Once More to the Lake Moments

One of my favorite essays is E.B. White’s “Once More to the Lake.” I can hear my city-loving friend cringe at the thought of reading an essay about nature. But “Once More to the Lake” is much more than a dad taking his son fishing at a lake that he had visited during childhood summers. It’s the parent experiencing his own childhood through his child – that beautiful moment that parents occasionally experience where the past, present and future become one.

My dad used to teach my kids childhood games. I especially remember the time he taught them to play Kick The Can. If you’ve never played, it’s kind of like a combination of tag, hide-and-seek and Capture the Flag. Look it up on Wikipedia and play it with your kids – they’ll love it. My dad always used a hose to make a big circle around the can, which also served as the “jail” for captured players.

I still remember the feeling I had years ago as I watched my dad forming the big circle with the hose in the backyard and placing the can in the middle as my kids jumped around waiting impatiently for the game to begin. I was suddenly a kid again as I remembered playing the same way in the same backyard. I could have been my daughter or my son. In that brief moment, I was a child, and I was a parent. It was my Once More to the Lake Moment.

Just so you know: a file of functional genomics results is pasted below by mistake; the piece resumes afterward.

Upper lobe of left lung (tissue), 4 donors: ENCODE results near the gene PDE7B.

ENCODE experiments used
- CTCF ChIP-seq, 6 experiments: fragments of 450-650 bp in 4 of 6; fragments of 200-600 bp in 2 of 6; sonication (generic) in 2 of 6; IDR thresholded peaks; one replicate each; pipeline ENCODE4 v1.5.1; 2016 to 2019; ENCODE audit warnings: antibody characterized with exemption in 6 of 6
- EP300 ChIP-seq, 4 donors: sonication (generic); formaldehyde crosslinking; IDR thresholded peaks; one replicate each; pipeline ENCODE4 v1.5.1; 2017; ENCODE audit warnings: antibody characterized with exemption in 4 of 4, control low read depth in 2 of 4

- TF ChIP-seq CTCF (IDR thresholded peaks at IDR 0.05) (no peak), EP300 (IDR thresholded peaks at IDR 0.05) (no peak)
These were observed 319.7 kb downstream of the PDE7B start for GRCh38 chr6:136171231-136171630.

That warm rush has happened many times over the years. It’s the reason I get tears in my eyes when I go to an elementary school play. It’s the same feeling I get when I hear about my son’s first job, or my daughter Anna’s stories about studying abroad, or Mary’s experiences about her first year of college.

My times of self-discovery in Europe, my stress of a first professional job and the fun of my freshman year of college all come flooding back in that indescribable way of being in the past and present simultaneously.

The first time I read “Once More to the Lake,“ was in high school. I understood it then, but now I’ve felt it. An unexpected gift from my children.
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Editor's Blog

Living the empty nest life, and loving it.

About This Blog

Betty Casey has been editor of TulsaKids for over 20 years – her youngest child was 3-years-old when she started working for the magazine. She and her husband Wes have three young adult children. Betty’s blog ranges from writing about current issues or information of interest to local parents, reflecting on her life without kids at home, and posting a few recipes now and then. (Cooking and running are two or her favorite past-times.) Betty is the author/illustrator of two children’s books, May Finds Her Way and That Is a Hat (The RoadRunner Press) and she is currently working on a third. She was named Blogger of the Year in 2014 by The Great Plains Journalism Awards and was a finalist in 2015. She has won numerous writing awards from the Parenting Media Association.

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